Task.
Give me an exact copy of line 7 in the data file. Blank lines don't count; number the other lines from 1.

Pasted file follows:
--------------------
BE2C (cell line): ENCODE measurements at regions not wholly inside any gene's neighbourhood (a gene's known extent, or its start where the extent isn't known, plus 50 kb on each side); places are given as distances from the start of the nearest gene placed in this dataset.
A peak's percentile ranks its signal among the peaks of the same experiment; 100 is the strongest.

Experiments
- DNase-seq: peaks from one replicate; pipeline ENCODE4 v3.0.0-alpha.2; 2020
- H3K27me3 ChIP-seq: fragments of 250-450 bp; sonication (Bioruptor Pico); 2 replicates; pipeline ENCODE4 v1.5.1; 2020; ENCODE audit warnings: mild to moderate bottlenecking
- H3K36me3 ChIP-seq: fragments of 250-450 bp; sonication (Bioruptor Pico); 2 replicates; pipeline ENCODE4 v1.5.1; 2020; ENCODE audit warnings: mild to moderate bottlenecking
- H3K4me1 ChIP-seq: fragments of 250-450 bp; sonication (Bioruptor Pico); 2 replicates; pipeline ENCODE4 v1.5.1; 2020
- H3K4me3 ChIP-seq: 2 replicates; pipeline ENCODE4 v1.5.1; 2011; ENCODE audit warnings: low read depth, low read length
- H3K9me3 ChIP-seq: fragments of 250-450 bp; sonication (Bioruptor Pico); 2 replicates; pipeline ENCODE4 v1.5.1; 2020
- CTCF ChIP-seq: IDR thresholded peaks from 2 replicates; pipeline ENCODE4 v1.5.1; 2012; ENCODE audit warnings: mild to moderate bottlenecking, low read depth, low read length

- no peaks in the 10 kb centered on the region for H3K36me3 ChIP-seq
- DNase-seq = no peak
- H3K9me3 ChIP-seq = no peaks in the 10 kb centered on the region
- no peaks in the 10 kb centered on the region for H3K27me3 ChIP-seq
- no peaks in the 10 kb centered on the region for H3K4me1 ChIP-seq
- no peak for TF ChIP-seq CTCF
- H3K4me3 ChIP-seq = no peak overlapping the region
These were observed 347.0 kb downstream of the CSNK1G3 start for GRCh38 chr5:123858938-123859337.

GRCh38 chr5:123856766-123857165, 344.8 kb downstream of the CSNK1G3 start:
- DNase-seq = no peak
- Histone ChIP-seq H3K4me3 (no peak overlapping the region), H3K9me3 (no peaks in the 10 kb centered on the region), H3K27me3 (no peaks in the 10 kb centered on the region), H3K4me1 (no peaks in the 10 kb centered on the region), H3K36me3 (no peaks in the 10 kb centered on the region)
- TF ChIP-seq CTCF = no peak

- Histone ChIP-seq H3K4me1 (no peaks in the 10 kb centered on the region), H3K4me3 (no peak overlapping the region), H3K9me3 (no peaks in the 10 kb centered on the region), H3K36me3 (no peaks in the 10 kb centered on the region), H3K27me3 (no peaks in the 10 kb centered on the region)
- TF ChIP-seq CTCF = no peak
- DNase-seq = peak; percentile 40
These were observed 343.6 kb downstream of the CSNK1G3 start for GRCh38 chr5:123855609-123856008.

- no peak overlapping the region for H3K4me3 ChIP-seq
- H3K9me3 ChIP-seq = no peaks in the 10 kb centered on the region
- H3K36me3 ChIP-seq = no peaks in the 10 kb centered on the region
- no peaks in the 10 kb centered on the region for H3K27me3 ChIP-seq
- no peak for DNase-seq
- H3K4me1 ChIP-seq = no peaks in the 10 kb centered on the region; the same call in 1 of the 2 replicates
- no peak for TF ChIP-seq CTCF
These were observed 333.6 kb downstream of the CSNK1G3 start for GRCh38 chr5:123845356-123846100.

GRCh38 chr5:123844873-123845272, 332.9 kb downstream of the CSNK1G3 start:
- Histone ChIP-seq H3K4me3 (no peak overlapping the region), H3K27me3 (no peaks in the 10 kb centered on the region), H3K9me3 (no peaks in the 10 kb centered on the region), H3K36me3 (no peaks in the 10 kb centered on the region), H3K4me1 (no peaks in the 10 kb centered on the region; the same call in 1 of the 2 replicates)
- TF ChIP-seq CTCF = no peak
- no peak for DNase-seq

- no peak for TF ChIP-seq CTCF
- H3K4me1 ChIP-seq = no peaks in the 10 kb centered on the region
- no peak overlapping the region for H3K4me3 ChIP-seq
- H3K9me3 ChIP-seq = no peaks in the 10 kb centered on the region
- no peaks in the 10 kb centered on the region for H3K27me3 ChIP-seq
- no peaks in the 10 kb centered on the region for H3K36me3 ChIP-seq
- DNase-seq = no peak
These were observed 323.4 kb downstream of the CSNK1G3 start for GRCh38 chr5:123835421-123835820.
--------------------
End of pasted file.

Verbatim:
- H3K4me1 ChIP-seq: fragments of 250-450 bp; sonication (Bioruptor Pico); 2 replicates; pipeline ENCODE4 v1.5.1; 2020